The following is adapted from Robert Tindall’s introduction to Sacred Soil: Biochar and the Regeneration of the Earth by Robert Tindall, Frederique Apffel-Marglin, and David Shearer, published by North Atlantic Books.
From the lost cities of the Amazon comes a gift, an elixir for the soil that bestows fertility and eco-eternal life, and is a powerful carbon drawdown technology.
But are we worthy to receive it?
Terra preta do Indio, the black soil of the pre- Columbian Amazonian peoples, and the scientific application of its main ingredient, biochar, is game changing on a global scale. The biochar embedded in this highly fertile, living soil (still thriving in the Amazon today) has the potential—along with other carbon drawdown technologies—to significantly contribute to the restoration of Earth to preindustrial levels of atmospheric carbon by the year 2050, as well as regenerating our depleted soils, purifying our waters, and reducing our dependence on petrochemical fertilizers and pesticides in the near term.
Yet the discovery of terra preta, coming as it does at such a crucial juncture in the human project, also opens a doorway into understanding the indigenous ways of knowing that enabled the Amazonian high civilizations to support a population of millions in an ecologically sound manner. These indigenous lifeways of intra-action with an animate cosmos, violently suppressed by the church and then dismissed as “primitive” by modern science, today offer us a path of sustainability not only to a highly populous human future, but to a healthy, vibrant planet for our grandchildren’s grandchildren, if we will lend our ears to its deep message.
It is sobering to consider that of all the high civilizations that have existed upon our planet in the last ten thousand years, the only one to support a population of millions while leaving its lands more fertile than when it arose has, until recently, been either denied or entirely unknown.
We are speaking here of the civilization of the pre- Columbian Amazonian peoples.
The history of civilizations has always moved in the opposite direction—the Fertile Crescent, identified as the cradle of much of modern civilization, is even now an exhausted landscape, a desert.
As Jared Diamond, in his classic book, Guns, Germs, and Steel: The Fates of Human Societies, explains,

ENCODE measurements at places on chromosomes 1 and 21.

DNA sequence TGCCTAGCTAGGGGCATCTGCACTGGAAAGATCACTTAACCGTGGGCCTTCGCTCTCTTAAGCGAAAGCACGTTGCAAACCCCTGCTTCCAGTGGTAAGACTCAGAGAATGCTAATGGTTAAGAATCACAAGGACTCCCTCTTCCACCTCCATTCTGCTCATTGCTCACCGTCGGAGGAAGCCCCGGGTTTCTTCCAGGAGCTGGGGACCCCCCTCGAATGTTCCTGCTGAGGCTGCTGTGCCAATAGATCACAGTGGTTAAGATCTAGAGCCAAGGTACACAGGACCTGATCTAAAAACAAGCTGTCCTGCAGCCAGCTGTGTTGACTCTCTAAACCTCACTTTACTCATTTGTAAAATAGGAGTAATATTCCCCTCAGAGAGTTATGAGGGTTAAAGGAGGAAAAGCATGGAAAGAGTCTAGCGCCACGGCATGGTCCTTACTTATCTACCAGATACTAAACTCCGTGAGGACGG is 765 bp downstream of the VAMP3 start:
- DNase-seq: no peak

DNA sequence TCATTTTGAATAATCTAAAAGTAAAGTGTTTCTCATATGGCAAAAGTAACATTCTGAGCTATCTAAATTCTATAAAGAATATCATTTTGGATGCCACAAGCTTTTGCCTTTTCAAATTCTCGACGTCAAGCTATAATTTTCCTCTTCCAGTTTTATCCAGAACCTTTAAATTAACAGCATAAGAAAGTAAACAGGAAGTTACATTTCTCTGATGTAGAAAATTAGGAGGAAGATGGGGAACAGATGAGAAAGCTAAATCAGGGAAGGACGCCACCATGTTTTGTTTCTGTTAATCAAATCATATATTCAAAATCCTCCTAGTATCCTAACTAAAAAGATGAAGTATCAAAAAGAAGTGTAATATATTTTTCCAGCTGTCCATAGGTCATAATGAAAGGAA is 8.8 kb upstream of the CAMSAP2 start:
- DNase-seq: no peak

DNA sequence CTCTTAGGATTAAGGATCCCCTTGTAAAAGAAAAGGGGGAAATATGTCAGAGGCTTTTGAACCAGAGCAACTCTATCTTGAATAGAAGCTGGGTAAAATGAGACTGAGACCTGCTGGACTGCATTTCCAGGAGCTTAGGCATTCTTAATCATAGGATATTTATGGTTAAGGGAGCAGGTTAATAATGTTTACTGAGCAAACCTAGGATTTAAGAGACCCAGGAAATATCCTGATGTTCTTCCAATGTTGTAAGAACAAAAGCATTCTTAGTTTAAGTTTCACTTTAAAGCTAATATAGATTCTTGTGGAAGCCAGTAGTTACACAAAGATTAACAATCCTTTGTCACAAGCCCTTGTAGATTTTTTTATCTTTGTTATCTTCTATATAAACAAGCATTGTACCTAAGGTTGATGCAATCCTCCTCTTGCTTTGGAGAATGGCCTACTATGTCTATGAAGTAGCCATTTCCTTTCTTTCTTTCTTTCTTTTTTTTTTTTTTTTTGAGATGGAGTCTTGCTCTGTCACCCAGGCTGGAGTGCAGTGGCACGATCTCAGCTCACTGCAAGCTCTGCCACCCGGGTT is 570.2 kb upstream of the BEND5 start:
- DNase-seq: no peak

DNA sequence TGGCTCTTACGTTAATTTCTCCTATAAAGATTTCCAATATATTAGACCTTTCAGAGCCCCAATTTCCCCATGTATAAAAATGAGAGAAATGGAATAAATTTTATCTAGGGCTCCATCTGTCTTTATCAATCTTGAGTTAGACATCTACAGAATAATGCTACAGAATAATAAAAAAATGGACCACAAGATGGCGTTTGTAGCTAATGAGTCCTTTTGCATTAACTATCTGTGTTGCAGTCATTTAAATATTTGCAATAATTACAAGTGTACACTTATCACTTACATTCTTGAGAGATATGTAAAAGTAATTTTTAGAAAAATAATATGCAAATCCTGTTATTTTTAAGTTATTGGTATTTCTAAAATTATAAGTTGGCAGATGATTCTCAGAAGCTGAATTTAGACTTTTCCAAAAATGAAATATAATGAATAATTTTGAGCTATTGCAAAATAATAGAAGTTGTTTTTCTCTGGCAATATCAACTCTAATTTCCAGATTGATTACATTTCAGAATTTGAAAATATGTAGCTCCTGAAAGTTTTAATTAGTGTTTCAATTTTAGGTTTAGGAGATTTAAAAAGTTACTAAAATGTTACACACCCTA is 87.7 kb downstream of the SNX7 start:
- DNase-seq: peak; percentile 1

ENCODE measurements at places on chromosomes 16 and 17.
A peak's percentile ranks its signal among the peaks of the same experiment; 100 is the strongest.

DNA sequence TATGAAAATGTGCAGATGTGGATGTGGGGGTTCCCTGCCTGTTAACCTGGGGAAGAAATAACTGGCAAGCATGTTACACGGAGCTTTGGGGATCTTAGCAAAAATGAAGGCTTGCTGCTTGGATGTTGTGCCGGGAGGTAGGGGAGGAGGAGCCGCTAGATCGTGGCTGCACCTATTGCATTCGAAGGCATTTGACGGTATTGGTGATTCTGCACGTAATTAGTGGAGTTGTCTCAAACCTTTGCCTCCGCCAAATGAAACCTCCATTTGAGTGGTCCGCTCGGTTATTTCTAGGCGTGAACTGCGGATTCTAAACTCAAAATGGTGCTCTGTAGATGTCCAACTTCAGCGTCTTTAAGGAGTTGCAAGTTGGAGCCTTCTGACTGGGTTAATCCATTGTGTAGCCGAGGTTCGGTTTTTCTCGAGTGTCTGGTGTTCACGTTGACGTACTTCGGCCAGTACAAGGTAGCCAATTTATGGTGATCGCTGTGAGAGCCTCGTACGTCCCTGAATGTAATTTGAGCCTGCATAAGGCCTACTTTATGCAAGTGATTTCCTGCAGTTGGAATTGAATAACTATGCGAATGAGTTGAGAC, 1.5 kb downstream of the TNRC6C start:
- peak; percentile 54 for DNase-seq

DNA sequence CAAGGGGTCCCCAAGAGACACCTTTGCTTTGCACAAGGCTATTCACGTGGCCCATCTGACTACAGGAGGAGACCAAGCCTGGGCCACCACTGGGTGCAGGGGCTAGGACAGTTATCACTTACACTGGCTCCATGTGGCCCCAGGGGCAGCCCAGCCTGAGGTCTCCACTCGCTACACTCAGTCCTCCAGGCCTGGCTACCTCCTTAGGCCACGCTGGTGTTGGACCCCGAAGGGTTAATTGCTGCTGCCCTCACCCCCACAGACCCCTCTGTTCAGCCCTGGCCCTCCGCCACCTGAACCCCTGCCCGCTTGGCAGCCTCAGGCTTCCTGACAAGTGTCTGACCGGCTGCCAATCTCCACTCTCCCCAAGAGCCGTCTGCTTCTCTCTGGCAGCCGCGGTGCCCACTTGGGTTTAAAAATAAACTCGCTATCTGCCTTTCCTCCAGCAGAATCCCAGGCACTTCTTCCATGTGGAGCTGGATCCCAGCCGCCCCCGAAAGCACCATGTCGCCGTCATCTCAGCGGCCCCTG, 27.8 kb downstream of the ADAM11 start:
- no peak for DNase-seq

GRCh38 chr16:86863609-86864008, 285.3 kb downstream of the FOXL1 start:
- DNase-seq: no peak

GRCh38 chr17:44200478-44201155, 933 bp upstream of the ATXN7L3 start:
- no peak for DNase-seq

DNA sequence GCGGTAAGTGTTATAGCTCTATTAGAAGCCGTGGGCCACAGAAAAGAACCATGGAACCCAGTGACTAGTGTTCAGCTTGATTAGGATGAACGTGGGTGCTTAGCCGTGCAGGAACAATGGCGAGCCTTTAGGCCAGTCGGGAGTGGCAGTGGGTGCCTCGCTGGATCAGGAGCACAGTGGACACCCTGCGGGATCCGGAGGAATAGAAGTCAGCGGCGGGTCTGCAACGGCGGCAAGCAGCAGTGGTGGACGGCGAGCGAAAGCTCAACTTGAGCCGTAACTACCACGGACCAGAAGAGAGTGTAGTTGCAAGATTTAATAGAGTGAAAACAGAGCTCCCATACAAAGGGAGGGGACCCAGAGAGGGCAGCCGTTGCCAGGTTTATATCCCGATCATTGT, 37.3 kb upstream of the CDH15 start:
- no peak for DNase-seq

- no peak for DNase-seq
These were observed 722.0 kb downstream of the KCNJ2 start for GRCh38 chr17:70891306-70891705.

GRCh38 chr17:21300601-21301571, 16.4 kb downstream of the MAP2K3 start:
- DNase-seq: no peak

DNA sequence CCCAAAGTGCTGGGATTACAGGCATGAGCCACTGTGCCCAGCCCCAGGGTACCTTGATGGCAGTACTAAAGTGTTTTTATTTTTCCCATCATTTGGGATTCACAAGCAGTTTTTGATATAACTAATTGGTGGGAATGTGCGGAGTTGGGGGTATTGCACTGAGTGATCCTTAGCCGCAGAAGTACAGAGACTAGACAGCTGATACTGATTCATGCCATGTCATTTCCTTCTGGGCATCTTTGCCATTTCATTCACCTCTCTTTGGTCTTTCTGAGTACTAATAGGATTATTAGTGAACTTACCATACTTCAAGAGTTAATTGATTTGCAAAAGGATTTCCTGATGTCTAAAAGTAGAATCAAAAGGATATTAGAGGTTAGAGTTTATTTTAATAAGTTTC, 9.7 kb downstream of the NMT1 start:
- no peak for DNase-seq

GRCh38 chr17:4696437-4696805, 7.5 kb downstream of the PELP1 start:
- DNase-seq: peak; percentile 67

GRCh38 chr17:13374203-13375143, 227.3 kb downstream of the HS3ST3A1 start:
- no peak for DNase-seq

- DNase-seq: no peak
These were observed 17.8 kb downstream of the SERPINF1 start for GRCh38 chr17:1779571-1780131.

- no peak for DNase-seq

Today, the expressions “Fertile Crescent” and “world leader in food production” are absurd. Large areas of the former Fertile Crescent are now desert, semi- desert, steppe, or heavily eroded or salinized terrain unsuited for agriculture. In ancient times, however, much of the Fertile Crescent was covered with forest. Its woodlands were cleared for agriculture, or cut to obtain construction timber, or burned as firewood or for manufacturing plaster. With the tree and grass cover removed, erosion proceeded and valleys silted up, while irrigation agriculture in the low- rainfall environment led to salt accumulation. Thus, Fertile Crescent and eastern Mediterranean societies…committed ecological suicide by destroying their own resource base.
Worldwide, a similar process is now under way, as our forests, healthy soils, fresh water, clean air, wild species, and the thousands of other, often intangible elements that participate in thriving ecosystems, are depleted and die off.
Yet the Fertile Crescent is now a depleted land not because, as Jared Diamond claims, “eastern Mediterranean societies had the misfortune to arise in an ecologically fragile environment.”
The Amazon rain forest was, and is, an even more ecologically fragile environment than the Fertile Crescent, yet Amazonian civilizations left their landscapes more fertile and biodiverse than when it had once existed in a so- called pristine, ideal state as a “climax community” untouched by human hands.
According to anthropologist C. L. Erickson, “Nature in Amazonia more closely resembles a garden than a pristine, natural wilderness. Rather than ‘adapt to’ or be ‘limited by’ the Amazonian environment, humans created, transformed, and managed cultural or anthropogenic (human-made) landscapes that suited their purposes.” As science journalist Charles Mann put it, Amazonian civilization, “rather than adapt to Nature, created it. They were in the midst of terraforming the Amazon when Columbus showed up and ruined everything.”
Yet not all is lost. The vanished Amazonian civilizations and their descendants can still teach us how human culture plays a far greater role in the health of ecosystems, and vice-versa, than we dared imagine.
We are Nature.
Yet to learn such ways of subtle intra-action with the cosmos will require the integration of the nondual worldview. As quantum effects, such as in photosynthesis mechanisms, become visible at the macro level, we can no longer deny the implicit and explicit interdependence of the Newtonian, quantum, and other as-yet-undisclosed realms of physics. Similarly, as indigenous and nondual ways of intra-action become visible, we can no longer afford to naively cling to the dualism of Classical Science as either an adequate model of consciousness or a reputable way of doing business.
We’ve had five hundred years of looting, enslavement, torture, forced conversions, bio-piracy of medicines and technologies, and genocide of the native cultures of the Americas. It is time to buck this trend. Turtle Island is one of the many names given to the American continent by its original inhabitants, whose animal allies dived to the bottom of the sea to find the sacred soil upon which they could found their lives. It is also a metaphor, a symbol of deep belonging and spiritual identification with the rest of life.
Such a piercing, heartfelt response to our world can be a guiding intelligence in all our sciences, if we open the terrain in our minds where this native earth can be tilled.